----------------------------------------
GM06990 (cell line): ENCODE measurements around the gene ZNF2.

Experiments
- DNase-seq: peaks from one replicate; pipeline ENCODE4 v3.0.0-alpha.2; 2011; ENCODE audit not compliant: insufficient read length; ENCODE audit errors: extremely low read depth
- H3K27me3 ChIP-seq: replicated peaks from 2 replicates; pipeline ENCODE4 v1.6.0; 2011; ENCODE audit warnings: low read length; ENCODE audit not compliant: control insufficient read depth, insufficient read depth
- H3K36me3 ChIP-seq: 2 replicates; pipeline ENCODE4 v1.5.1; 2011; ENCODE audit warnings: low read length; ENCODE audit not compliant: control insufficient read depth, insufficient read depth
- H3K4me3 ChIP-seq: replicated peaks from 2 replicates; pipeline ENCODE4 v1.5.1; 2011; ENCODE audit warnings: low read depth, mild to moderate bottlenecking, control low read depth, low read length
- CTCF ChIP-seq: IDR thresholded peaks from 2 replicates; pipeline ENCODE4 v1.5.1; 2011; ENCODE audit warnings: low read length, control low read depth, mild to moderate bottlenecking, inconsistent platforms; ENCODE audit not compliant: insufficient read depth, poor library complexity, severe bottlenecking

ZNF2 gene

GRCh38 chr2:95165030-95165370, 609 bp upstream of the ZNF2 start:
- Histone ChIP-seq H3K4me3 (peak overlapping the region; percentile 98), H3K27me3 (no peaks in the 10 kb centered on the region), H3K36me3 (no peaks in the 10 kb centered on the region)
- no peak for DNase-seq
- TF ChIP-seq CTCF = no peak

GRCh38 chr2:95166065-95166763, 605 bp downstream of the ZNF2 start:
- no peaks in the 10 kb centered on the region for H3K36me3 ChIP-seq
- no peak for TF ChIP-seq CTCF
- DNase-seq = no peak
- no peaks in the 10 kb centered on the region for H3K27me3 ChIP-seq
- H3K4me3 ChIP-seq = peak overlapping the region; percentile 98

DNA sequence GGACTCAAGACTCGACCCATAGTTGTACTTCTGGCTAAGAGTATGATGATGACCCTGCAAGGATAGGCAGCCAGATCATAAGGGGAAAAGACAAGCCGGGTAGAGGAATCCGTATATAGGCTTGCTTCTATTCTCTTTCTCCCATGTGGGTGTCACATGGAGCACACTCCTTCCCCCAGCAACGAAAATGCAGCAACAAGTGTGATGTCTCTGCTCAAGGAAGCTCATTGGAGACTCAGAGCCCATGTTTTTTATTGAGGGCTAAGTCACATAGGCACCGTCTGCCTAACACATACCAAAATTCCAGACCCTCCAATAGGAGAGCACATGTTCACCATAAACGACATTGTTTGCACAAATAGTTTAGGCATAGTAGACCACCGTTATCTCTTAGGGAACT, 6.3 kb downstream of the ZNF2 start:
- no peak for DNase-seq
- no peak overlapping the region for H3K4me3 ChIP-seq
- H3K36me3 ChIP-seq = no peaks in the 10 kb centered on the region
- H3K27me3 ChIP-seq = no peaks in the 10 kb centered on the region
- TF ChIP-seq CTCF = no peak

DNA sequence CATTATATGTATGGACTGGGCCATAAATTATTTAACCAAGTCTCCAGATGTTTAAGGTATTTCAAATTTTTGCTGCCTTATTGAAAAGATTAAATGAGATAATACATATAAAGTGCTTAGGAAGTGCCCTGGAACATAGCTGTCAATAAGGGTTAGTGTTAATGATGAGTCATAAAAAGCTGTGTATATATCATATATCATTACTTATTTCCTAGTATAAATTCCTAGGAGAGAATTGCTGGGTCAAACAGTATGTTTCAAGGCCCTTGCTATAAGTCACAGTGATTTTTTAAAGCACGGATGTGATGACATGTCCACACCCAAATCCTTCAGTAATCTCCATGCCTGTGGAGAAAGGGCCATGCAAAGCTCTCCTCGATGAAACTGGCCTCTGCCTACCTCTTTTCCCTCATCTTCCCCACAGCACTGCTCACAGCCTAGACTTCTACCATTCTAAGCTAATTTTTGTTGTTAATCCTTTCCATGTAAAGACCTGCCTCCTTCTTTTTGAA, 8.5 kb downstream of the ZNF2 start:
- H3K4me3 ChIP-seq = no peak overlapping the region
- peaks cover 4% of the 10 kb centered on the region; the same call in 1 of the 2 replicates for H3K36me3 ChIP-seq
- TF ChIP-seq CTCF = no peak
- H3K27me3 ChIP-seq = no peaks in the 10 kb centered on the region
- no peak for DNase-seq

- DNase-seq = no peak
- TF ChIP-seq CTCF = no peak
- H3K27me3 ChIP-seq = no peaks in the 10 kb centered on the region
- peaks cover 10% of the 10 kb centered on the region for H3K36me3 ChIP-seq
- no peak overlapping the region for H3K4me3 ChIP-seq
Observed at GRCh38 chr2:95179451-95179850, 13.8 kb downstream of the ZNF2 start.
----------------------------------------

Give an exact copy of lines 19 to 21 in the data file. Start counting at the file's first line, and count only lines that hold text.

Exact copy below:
DNA sequence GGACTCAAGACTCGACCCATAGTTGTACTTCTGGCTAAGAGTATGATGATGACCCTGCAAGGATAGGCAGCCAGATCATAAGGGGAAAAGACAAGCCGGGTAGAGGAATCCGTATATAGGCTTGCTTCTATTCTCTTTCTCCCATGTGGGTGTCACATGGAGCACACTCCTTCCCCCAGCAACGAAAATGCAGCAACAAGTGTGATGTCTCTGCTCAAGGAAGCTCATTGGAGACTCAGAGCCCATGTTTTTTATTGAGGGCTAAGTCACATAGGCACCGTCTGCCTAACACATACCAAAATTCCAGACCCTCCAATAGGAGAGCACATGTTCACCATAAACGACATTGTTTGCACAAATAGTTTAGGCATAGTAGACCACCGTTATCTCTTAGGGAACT, 6.3 kb downstream of the ZNF2 start:
- no peak for DNase-seq
- no peak overlapping the region for H3K4me3 ChIP-seq